The average enterprise has something like 75 vendors involved in their cyber-security, compliance and identity management. Each additional third-party tool you use will require some level of integration.
By moving to a natively integrated suite of tools, you’ll reduce your overall spend, the amount of training required, the manual workload on your staff, and the scale of your attack surface.
Cyber-security is a bit like an insurance policy – we are never quite sure how much is enough or if we have all the risks covered. I’m often asked how do we “solve” cyber-crime, how can we make it “stop”? Think of cyber-crime in the same way as you would a burglary. It’s a criminal activity and it’s not going away any time soon. We can, however, put measures in place to make it harder and reduce the time to detection.
Here are five ways Microsoft can help you keep your business secure, without compromising productivity:
1. The cloud is a security imperative
According to the 2019 Verizon Data Breach Report, 32% of breaches involved phishing, 29% involved stolen credentials and 56% of breaches took months or longer to discover.
The average time to detection in Europe and the US is about 70 days. That means a cyber-security attacker has access to your data for over two months before you find out they are there. That can have an incredible impact on customer trust.
Through cloud platforms, we’re able to do things that we’d never be able to do previously with a multitude of on-premises security solutions and can look at a global threat, in real time and at hyper scale.
2. Harnessing the power of data and intelligent technology
We see something like six-and-a-half trillion suspicious events every day. We can then leverage machine learning to rationalise those threats to something that’s actually actionable by humans, assuming that it’s not an event we automatically remediate them, across the world. As threats develop around the world, we analyse and remediate them locally and use that same remediation to protect all of the customers globally, while they are asleep, before you even get to work.
3. Staying up to date with the latest threats
Ransomware still makes headlines. However, we encounter it at much lower volumes compared to other malware, and tactics such as crypto-currency mining. Ransomware attacks happen when bad actors encrypt and threaten to delete a user’s or organisation’s valuable information unless they pay a ransom.
Ransomware has been on the decline in recent times since victims have not been paying the ransoms and companies have been able to retrieve locked up files from their backups. Still, it continues to be a threat in some regions, primarily due to a lack of security hygiene, with occasional spikes in encounter rates.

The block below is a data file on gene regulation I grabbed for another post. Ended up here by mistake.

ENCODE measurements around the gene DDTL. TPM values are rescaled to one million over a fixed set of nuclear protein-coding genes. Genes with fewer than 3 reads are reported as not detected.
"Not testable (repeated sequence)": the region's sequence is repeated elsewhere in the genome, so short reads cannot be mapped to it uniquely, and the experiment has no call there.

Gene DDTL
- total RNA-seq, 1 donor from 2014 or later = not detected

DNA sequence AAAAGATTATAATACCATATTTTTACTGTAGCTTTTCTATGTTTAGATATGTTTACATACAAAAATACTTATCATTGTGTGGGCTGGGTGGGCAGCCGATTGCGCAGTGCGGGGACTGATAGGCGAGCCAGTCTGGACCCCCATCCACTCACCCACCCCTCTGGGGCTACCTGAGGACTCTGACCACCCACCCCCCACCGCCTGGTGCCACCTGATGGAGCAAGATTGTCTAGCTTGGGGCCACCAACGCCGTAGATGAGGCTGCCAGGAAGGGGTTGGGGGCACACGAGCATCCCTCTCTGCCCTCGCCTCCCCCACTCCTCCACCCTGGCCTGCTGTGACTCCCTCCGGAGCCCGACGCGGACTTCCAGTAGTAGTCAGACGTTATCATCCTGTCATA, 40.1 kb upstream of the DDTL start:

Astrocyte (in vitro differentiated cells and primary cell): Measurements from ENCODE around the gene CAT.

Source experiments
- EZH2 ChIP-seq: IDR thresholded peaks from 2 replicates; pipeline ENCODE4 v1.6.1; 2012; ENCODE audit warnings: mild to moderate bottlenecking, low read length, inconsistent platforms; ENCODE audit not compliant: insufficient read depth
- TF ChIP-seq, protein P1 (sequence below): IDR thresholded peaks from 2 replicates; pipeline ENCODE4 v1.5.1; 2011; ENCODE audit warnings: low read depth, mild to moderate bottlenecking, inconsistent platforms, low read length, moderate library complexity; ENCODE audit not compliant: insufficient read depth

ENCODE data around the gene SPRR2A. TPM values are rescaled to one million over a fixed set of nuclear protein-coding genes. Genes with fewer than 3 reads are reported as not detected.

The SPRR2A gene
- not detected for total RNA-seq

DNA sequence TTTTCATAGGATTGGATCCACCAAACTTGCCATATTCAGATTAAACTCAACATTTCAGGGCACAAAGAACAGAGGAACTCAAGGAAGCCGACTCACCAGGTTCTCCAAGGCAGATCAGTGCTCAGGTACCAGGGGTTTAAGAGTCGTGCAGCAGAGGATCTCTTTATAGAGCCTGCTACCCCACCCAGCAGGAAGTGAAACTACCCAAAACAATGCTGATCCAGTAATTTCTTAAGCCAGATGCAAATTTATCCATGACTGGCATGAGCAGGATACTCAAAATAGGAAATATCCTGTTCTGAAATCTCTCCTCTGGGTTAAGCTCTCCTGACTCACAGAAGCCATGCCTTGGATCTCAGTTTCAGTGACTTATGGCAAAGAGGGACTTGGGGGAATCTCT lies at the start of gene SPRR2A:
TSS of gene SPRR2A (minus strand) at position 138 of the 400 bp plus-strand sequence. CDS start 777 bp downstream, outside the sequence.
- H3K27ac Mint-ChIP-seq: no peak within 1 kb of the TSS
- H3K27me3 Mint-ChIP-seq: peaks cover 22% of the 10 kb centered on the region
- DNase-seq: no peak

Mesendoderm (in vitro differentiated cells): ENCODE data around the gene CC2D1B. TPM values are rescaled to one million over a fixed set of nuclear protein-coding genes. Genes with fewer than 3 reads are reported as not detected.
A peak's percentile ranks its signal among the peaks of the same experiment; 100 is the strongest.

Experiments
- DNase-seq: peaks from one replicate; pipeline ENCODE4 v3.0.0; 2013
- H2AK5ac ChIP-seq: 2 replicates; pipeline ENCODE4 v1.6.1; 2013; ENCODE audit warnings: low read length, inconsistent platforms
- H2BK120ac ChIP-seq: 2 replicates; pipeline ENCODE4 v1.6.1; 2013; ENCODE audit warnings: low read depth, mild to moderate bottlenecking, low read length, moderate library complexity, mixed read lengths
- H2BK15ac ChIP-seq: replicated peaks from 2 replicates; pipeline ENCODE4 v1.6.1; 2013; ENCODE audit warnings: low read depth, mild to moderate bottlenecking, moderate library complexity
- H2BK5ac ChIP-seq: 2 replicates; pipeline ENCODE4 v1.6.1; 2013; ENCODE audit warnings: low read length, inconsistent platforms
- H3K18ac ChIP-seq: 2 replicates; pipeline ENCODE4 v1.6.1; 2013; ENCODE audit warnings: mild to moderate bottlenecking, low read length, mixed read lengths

4. Secure and convenient authentication
The Identity Security and Protection team sees an ever-increasing number of user accounts attacked. A large majority of these compromises are the result of weak, guessable passwords and poor password management, followed by targeted phishing attacks and breaches of third-party services. Over the past year 81% of all attacks were the result of weak/compromised credentials.
We’re investing in the next gen of authentication solutions, such as password-less authentication, where you can eliminate passwords entirely from the end-user flow.
We also continue to invest in tried and tested solutions such as multi-factor authentication, as well as innovative cloud-powered solutions like Azure AD Password Protection. This helps you secure your user credentials, without compromising productivity.
5. Zero trust security policies
Organisations today are moving beyond the physical security perimeter and using models like Zero Trust, where every service is treated as though it were on the open internet and any access is verified using a variety of identity, device, app, location, and risk conditions.
This dramatically reduces the risk of breaches and provides more granular control.
Azure AD Conditional Access helps you achieve Zero Trust and can be used to protect information through controls that can allow, block, or limit access. Rather than one rule for all, access is granted, limited, or denied based on a combination of user risk and session risk.
The team you never knew you had
At Microsoft, we’ve been servicing enterprise for more than 30 years. No one comes close to our experience in combating cyber-security and understanding the needs of customers.
We invest $1 Billion in security annually, have more than 3,500 security experts focused on security, and access to a network of data centres around the globe.
Find out more
About the author
Stuart has been with Microsoft in the UK since 1998 and is the National Security Officer for Microsoft in the UK. Prior to that, he has worked as strategy consultant to a variety of UK Government customers, mostly within the defence arena, and run a number of Government Programs with the UK including the Government Security Program, the Security Co-Operation Program, and the Welsh Language Program. He still continues to run the UK GSP program today. Prior to joining Microsoft, Stuart worked as a consultant for ICL in their Power of 4 Consultancy, mostly focused in the defence and government spaces. Before ICL, he worked for Barclays Bank in a number of application development and IT infrastructure roles. He has been actively involved in computer security-related activities since the early 1980’s.